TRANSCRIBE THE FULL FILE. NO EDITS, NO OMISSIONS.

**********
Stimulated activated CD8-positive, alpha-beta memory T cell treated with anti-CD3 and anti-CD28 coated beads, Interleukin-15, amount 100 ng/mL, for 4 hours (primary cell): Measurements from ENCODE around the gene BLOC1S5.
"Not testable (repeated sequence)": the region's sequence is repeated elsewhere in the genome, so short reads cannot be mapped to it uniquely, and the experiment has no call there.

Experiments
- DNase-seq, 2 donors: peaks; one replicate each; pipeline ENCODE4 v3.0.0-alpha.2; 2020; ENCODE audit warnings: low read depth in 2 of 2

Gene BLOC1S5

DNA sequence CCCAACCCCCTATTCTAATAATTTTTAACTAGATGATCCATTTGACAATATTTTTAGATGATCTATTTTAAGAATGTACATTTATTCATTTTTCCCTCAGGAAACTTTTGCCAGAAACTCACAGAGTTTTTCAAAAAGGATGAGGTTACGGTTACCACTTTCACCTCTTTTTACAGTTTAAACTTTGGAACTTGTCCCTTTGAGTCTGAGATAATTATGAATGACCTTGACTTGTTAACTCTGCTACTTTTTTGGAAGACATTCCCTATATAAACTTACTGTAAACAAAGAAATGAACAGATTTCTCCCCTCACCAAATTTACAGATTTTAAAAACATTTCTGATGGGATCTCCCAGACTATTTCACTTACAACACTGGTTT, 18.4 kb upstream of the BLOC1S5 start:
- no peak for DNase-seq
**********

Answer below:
Stimulated activated CD8-positive, alpha-beta memory T cell treated with anti-CD3 and anti-CD28 coated beads, Interleukin-15, amount 100 ng/mL, for 4 hours (primary cell): Measurements from ENCODE around the gene BLOC1S5.
"Not testable (repeated sequence)": the region's sequence is repeated elsewhere in the genome, so short reads cannot be mapped to it uniquely, and the experiment has no call there.

Experiments
- DNase-seq, 2 donors: peaks; one replicate each; pipeline ENCODE4 v3.0.0-alpha.2; 2020; ENCODE audit warnings: low read depth in 2 of 2

Gene BLOC1S5

DNA sequence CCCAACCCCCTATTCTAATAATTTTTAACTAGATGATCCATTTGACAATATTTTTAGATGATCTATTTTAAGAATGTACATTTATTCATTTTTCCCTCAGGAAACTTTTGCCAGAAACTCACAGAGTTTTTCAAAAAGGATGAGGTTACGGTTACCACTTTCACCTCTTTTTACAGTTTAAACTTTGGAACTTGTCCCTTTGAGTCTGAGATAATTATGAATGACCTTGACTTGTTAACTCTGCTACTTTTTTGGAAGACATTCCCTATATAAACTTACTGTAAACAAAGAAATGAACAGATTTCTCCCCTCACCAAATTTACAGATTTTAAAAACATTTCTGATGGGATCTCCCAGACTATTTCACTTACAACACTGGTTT, 18.4 kb upstream of the BLOC1S5 start:
- no peak for DNase-seq